Water-borne diseases are any illness caused by drinking water contaminated by human or animal feces, containing pathogenic microorganisms. Over the past decades, the picture of water-related human health issues has become increasingly complex, with the rise of new water-related infectious diseases and the re-emergence of ones already known. such as salmonellosis, cholera, shigellosis, malaria, schistosomiasis or modern infections such legionellosis or SARS  There is still lots of work to be done to protect human health worldwide.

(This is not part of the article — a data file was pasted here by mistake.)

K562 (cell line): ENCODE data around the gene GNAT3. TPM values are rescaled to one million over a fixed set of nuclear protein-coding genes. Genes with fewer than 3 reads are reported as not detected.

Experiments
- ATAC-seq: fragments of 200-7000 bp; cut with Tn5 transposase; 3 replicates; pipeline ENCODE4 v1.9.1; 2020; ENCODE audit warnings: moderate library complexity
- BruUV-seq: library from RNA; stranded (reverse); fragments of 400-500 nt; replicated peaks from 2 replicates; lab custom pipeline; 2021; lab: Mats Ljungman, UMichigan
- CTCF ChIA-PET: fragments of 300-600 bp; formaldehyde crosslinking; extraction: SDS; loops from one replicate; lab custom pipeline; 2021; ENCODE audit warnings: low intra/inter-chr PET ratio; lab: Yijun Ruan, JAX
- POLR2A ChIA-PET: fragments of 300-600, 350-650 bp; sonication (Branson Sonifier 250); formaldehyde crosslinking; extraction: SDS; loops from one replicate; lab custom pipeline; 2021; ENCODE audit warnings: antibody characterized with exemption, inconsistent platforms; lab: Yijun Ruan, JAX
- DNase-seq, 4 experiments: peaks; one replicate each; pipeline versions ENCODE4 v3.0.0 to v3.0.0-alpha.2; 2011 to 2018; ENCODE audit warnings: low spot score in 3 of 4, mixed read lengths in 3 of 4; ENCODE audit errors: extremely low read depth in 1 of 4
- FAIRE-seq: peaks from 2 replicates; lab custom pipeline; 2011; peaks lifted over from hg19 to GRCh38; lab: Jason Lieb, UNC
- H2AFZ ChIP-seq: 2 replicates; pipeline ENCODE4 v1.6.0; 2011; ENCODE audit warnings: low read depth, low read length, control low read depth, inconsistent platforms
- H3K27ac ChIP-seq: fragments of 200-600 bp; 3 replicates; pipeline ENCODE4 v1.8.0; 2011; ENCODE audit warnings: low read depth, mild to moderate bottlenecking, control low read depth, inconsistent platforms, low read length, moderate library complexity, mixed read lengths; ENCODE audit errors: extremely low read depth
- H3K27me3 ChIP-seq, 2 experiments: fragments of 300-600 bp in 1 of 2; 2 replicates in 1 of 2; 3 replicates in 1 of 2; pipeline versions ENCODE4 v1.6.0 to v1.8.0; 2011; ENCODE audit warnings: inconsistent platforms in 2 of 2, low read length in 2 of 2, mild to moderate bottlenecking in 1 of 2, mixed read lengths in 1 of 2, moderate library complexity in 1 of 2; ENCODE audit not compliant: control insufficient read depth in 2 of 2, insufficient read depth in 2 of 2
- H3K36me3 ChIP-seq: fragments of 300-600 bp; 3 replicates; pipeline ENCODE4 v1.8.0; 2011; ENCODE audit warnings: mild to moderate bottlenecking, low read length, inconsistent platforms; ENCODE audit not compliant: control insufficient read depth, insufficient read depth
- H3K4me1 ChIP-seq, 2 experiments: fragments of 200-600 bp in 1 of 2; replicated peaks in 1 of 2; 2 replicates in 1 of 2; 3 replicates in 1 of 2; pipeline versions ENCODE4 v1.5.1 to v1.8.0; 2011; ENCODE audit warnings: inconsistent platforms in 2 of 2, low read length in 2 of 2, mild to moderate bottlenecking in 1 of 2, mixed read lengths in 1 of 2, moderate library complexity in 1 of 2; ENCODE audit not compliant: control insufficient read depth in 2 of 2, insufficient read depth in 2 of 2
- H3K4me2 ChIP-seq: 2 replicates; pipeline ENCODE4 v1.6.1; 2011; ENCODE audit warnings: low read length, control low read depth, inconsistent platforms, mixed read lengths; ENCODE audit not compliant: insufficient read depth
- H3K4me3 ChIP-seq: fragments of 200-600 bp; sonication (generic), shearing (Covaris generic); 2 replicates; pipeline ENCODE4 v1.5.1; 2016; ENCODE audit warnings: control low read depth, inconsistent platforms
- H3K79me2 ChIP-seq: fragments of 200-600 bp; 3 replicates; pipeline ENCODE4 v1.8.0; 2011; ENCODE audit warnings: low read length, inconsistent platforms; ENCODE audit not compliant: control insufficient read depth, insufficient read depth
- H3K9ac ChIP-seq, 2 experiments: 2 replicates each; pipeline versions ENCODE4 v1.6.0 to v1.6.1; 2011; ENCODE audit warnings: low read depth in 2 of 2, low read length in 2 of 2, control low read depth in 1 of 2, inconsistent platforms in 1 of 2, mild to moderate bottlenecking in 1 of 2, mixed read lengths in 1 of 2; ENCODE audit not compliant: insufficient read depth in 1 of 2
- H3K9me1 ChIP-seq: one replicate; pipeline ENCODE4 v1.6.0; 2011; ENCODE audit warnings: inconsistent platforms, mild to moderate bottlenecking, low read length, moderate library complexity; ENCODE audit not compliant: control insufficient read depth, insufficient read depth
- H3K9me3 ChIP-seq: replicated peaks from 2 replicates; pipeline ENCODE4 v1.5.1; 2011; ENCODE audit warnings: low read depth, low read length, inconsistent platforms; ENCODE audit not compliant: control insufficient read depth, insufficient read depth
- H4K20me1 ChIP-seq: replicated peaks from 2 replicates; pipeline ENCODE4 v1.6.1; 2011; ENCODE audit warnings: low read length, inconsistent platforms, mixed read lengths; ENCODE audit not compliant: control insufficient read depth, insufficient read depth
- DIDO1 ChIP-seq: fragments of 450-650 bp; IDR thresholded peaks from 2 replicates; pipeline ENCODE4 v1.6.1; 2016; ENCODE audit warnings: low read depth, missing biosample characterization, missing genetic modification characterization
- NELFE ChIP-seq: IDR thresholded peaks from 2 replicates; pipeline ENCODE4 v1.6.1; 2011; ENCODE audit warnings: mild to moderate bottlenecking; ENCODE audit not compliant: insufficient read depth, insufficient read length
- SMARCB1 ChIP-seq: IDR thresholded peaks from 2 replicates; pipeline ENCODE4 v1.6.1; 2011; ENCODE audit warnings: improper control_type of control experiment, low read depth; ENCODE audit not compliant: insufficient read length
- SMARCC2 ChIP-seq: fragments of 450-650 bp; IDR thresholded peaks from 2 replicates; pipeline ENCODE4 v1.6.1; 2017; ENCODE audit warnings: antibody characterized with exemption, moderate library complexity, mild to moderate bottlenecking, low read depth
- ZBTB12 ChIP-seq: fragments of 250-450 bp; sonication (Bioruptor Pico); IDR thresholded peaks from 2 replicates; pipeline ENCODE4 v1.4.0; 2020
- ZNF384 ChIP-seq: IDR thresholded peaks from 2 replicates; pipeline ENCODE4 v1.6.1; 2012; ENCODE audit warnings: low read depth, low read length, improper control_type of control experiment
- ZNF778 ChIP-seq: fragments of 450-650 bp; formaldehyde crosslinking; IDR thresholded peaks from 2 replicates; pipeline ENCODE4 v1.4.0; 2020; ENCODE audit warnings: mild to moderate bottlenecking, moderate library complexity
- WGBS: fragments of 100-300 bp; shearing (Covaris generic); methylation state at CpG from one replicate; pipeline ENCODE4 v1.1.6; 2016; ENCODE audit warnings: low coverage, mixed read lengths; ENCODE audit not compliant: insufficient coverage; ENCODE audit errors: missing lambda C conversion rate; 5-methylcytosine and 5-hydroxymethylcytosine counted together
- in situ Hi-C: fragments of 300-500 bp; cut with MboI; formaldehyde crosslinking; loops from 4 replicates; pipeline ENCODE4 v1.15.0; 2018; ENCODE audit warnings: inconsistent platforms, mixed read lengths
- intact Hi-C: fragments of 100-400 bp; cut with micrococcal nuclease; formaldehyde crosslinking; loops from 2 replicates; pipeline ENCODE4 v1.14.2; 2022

Armenia Arsenicosis
Ascariasis Botulism
Campylobacteriosis Cryptosporiodiosis
Cyanobacterial toxins Dengue
Diarrhoea Dracunculiasis
Fluorosis Giardiasis
Hepatitis Hookworm infection
Japanese encephalitis Lead poisoning
Legionellosis Leptospirosis
Lymphatic filariasis Malaria
Malnutrition Methaemoglobinemia
Onchocerciasis Polio
Ring Worm or Tinea Scabies
Schistomiasis Trachoma
Trichuriasis Typhoid



In third world countries four-fifths of all the illnesses are caused by water-borne diseases, with diarrhea being the leading cause of childhood death.

The global picture of water and health has a strong local dimension with the following: